When Los Angeles Laker superstar Kobe Bryant decided to make a film of “Dear Basketball,” his farewell poem to the sport he loved, he chose two collaborators who knew nothing about the game: former Disney artist Glen Keane, who had animated Aladdin, Beast and Tarzan, and Oscar-winning composer John Williams. They were good choices. Their film won the Annie Award, the animation industry’s most prestigious prize, for best short film of 2017, and is considered a likely favorite for the Academy Award for animated short.
“Even though, in his own words, I ‘couldn’t have picked a worse animator for basketball,’ I felt Glen and I shared an emotional connection that enabled him relate to the piece at a deeper level,” Bryant, who retired in 2016, said in a recent telephone interview. “He was at a time in his career that was parallel to my own — leaving Disney after so many years and starting something new.”
“It was pretty surreal to see myself animated,” he added with a laugh. “I once dreamed of having a signature Nike shoe, but I never thought I’d be animated by Glen Keane — that pretty much tops everything!”
Keane said it “was the most difficult thing I’ve ever animated,” adding: “I was trying to draw a moving sculpture in space that had to look exactly like Kobe. I could draw Beast any way I wanted: Nobody knows what Beast really looks like. Everybody knows Kobe.”
The film has generated considerable excitement in the animation industry for its celebration of traditional drawing. “Lou,” from Pixar, which has won the category four times, “Revolting Rhymes” and “Garden Party” are computer-animated; the fifth nominee, “Negative Space,” was done in stop-motion.
There is also some controversy surrounding the nomination: #MeToo activists say a 2003 sexual-assault case against Bryant is reason not to reward the movie. (The case was dismissed.) An online petition is seeking to rescind the nod, and the argument has been taken up on social media.
Bryant deliberately chose an artist who didn’t know basketball: “Someone who’s been watching basketball their whole lives — and playing it — tends to miss the small moves, the details. When you come at it with fresh eyes, you look at every single thing because it’s all new.”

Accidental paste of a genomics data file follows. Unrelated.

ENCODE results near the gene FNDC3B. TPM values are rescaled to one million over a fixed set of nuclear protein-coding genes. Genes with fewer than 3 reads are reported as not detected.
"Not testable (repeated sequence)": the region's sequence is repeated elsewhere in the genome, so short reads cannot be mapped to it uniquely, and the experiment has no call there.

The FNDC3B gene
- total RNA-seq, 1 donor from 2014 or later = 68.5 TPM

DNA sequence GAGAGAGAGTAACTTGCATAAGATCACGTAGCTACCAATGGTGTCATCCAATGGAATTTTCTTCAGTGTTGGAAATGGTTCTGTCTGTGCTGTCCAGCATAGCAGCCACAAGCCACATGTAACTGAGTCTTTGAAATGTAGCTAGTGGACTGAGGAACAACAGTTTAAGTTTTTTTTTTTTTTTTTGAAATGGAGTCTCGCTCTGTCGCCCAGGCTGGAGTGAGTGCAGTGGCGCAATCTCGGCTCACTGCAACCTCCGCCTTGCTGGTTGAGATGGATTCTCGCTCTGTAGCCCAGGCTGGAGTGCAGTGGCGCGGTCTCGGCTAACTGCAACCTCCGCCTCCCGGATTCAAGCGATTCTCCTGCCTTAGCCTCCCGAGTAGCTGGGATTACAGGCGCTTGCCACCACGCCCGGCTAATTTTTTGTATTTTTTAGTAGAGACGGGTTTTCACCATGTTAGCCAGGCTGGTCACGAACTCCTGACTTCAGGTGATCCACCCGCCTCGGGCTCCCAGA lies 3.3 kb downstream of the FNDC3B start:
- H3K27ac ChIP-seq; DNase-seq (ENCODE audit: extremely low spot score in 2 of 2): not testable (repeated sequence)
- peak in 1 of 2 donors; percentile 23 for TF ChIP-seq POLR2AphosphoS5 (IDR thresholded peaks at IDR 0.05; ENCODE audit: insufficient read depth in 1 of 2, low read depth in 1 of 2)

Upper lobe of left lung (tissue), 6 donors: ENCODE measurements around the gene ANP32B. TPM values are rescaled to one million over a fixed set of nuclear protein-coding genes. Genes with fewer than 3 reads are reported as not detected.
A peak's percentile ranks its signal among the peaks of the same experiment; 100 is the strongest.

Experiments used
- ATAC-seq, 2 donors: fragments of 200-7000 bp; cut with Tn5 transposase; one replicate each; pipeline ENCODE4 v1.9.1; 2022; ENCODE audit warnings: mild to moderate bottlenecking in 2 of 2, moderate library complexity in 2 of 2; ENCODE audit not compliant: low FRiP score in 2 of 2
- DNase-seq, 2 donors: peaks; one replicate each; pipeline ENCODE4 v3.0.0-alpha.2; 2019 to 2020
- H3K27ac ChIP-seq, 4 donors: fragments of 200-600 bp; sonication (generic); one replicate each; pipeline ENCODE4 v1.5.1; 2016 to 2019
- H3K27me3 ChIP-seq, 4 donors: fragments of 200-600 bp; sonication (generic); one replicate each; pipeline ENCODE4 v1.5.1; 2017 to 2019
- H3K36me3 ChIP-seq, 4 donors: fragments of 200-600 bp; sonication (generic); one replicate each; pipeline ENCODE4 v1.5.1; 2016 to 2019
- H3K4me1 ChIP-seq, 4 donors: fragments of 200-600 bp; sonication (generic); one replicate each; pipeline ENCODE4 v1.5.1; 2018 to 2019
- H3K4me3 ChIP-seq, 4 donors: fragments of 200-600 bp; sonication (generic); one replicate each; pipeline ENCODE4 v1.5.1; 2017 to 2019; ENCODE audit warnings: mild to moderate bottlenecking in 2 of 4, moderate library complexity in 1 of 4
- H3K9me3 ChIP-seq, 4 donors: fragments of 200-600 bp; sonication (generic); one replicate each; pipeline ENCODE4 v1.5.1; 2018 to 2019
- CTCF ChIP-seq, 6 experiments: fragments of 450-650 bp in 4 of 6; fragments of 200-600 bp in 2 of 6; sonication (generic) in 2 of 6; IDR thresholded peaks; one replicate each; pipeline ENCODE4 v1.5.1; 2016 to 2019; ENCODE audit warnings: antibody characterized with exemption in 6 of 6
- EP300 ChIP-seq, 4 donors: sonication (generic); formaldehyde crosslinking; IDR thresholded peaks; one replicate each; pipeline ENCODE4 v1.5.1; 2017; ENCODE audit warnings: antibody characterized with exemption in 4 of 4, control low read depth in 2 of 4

Keane said, “I’ve always believed animation can help an audience understand an action in deeper ways than live action.”
“You can edit the movement, leaving out extraneous details and emphasizing the important points,” he added. “There’s something deeper and more emotional that art can communicate, even though you can take a photo of the same thing.”
Bryant’s poem begins with recollections of himself as a boy, practicing dribbling with a basketball made of his father’s tube socks. He attains his dream of playing professionally, then realizes his career must eventually end: His aging body can no longer endure the demands of the sport. Keane’s drawings juxtapose the boy and the adult.
Bryant, who spent two decades with the Lakers in a run that included five NBA titles, said he wanted a younger generation of athletes to see the film and learn “about the emotional journey of having a dream, believing it’ll come true; it comes true, then the realization that you have to wake up from that dream and move on to another.”
Keane added, “The film doesn’t have to be ‘Dear Basketball,’ it’s ‘Dear Animation,’ it’s ‘Dear Medicine,’ it’s ‘Dear Whatever-You-Dreamed-of-When-You-Were-a-Child.’”
At Disney, Keane was known for loose, powerful drawings. Some of their strength was inevitably lost when they were traced, inked and painted for the films. Although this practice is standard throughout the animation industry, Bryant wanted the spontaneity and roughness of Keane’s original drawings — which appear on screen.
“My career — like other things in life — was never perfect. There’s beauty in those imperfections, and the last thing I wanted to do was create a film where all the lines were perfect and the coloring was perfect,” he explained. “That would have taken away from the humanity of the piece, which is about creating and enjoying that journey of imperfection. It was really important for the animation to be 2-D and feel almost sketchy.”
Three years earlier, Bryant had reached out to John Williams, but not about film. He thought understanding the composer’s writing and conducting process might help him on the court: “How did he lead a large orchestra to create such beautiful music? I was trying to relate the art of conducting to leading a basketball team to a championship.”
The composer was surprised when the athlete contacted him. “I couldn’t imagine why Kobe wanted to meet me,” Williams recalled. “I told him I had never been to a basketball game — high school, college or professional.”
Nevertheless, they quickly became friends, and when he was asked to compose the score, Williams agreed immediately: “I thought ‘Dear Basketball’ was a very reassuring and contributive little piece.”
Although they’re excited about the Oscar nomination and enjoyed working together, Keane and Bryant will not be collaborating in the immediate future. Keane is slated to direct the feature “Over the Moon” for Pearl Studio in China. “This has been an amazing moment in my artistic life, pushing me into a field where I felt I had no business,” he said. “Then I realized, animation can go anywhere, can’t it?
Bryant is developing other ideas for films. “Aging can be very difficult for athletes,” he said. “We train our whole lives, we dedicate ourselves to a craft we have to leave early because our bodies will not allow us to go on.”
“What you’ve done for so long becomes who you are, and it’s very, very difficult to walk away from it and do something else,” he continued. “So to be two years into retirement and have an Oscar nomination means so much.”